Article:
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64 Days Left
I was first introduced to the art of karate in 1989 and began training in 1990. Both my parents were students at the local club and, as money was tight, a babysitter was not an option so I was often taken along to classes. As the weeks passed I began to gain an interest in the movements I observed. Within my first 2 months of training I was invited to attend the Competition Squad and collected my first medal in 1992 at what was then the Cadet Nationals. In 1995 I reached my peak as a cadet, taking the titles of National, North of England, Eastern, Cumbria Open, Newcastle Open, Traditional Karate Open and EKGB Champion. I then finished off a successful year with achieving the grade of black belt.
During the season of 1996, I was diagnosed with a medical issue that was severely affecting my right knee joint and was advised to reduce the training regime and minimise competing. Whilst undergoing several operations I took the option to develop as an instructor and began to assist my chief instructor in launching karate lessons for children aged between 5-11yrs. I took this option as I did not want this injury to thwart my love and passion for the sport as well as an opportunity to give back to the community. At the same time, I begun to pick up the pace with training, even through the pain and frustration of dealing with my knee.
Then in 2003, while employed as a personal protection operative (Bodyguard) I received a severe head injury. Due to this injury, I had to stop training, competing, and instructing. When I finally completed my rehabilitation, I needed to get myself back to work and reestablished within the security industry and personal protection circuit.
I had a difficult decision to make, a decision that tore my heart apart; but I had to think practically and sensibly. At that point earning a living had become a priority; but I could not suppress my fighting instincts. So I began looking for a martial arts club, but I struggled to find one of a similar style. So I decided to try something new and joined a boxing gym. Although I was enjoying boxing and collecting the odd medal here and there, deep in my heart I knew Karate was my sport and that the desire to be the best never left me. So during the later part of 2009 I returned home with the intention of making a fresh appearance on the competition circuit: I wanted to see if I still had what was required to be up there with the top competitors.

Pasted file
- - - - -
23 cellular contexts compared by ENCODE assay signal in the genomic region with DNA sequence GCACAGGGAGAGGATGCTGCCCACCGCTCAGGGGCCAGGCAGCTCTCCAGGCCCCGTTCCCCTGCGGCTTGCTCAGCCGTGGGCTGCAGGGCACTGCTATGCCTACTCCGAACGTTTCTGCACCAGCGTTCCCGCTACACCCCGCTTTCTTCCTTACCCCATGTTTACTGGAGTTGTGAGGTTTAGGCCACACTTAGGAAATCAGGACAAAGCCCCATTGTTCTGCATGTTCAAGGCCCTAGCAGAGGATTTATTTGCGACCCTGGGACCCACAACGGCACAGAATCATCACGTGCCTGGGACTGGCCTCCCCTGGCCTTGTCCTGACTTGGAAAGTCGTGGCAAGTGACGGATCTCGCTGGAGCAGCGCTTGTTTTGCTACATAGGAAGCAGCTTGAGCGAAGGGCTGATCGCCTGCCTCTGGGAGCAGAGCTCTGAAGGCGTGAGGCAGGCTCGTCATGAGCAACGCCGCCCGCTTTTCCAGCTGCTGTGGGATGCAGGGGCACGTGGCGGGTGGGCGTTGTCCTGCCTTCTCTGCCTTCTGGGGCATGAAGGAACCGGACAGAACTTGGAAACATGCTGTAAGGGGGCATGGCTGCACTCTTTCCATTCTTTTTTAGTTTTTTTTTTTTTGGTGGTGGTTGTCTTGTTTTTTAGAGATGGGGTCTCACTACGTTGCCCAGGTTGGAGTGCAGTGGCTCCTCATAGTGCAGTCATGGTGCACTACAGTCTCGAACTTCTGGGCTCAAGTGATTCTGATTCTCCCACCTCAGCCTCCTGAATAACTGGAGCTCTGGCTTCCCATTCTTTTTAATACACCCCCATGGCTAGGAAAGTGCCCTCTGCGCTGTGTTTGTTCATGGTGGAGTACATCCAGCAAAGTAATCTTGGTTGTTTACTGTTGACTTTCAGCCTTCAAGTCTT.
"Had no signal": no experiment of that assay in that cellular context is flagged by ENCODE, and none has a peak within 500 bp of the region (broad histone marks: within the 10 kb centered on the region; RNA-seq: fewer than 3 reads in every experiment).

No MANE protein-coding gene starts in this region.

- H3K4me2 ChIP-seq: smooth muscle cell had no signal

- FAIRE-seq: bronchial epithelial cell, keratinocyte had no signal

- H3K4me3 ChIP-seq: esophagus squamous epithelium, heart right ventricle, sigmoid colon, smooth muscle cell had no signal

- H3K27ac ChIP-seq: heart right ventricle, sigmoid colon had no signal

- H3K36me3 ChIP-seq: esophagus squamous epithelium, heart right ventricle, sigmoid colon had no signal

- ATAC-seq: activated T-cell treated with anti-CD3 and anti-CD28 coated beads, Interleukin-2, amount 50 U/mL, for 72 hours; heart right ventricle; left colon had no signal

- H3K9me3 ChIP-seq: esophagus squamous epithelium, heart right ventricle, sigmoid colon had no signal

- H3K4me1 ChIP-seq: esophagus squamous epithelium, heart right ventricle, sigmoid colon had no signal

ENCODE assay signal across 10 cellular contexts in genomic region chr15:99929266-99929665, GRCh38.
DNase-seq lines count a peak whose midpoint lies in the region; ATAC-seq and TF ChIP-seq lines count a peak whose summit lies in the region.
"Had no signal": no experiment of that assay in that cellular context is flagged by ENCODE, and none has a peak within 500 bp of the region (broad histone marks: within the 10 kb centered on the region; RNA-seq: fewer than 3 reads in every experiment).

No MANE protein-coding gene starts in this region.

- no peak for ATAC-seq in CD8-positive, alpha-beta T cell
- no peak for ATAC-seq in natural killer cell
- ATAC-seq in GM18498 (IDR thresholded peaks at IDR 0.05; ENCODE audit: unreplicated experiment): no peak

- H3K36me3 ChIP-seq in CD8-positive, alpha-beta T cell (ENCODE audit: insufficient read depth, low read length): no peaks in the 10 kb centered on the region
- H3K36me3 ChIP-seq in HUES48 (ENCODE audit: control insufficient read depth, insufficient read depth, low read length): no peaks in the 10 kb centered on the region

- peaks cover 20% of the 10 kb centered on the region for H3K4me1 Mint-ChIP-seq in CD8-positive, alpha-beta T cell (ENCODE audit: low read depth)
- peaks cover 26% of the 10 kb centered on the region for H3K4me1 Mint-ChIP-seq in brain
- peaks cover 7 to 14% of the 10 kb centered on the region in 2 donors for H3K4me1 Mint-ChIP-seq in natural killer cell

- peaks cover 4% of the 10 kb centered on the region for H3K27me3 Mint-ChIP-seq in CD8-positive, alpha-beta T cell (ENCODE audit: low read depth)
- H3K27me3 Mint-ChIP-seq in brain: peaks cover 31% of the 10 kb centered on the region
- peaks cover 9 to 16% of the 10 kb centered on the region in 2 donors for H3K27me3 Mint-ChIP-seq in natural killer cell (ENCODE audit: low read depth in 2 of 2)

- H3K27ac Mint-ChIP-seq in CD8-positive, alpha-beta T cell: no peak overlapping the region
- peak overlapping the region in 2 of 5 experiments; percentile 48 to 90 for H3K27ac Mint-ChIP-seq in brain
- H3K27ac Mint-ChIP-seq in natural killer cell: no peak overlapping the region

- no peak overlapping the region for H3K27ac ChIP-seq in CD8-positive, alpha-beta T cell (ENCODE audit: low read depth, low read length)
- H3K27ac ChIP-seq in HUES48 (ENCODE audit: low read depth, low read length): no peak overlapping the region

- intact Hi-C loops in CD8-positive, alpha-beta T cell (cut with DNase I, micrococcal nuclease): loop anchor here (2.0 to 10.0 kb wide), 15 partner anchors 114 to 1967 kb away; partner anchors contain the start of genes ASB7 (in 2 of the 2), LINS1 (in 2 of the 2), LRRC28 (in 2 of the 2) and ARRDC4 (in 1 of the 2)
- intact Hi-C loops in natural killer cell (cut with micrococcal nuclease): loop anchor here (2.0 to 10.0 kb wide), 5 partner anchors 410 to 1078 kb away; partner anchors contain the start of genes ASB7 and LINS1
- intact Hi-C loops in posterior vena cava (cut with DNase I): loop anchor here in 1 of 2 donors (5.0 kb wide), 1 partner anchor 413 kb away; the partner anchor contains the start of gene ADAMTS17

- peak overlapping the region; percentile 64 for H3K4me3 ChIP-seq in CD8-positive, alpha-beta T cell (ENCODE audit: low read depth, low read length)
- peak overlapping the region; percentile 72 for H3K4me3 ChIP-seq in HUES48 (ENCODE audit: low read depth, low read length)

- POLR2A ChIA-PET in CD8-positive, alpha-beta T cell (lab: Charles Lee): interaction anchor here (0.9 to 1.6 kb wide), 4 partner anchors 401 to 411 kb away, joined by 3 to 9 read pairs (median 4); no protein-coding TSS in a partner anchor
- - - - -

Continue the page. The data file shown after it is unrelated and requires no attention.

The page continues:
Then the call came and like a pin bursting a bubble, the dream was over, I said goodbye to the sporting family I had gained and was off once again protecting those that needed it.
Following Tokyo winning the Olympic bid and introducing the sport of Karate into the 2020 games and the pain of losing my main inspiration, and my number one fan when my father passed away in 2014. I decided to reconnect with my lifelong passion and go for one last final dream, gaining that place on Team GB would be the perfecting ending to the story, but not just any story, my story of an ordinary young girl from a small town called Otley, who wasn't afraid to try things, who refused to give up and decided to do something different with her life.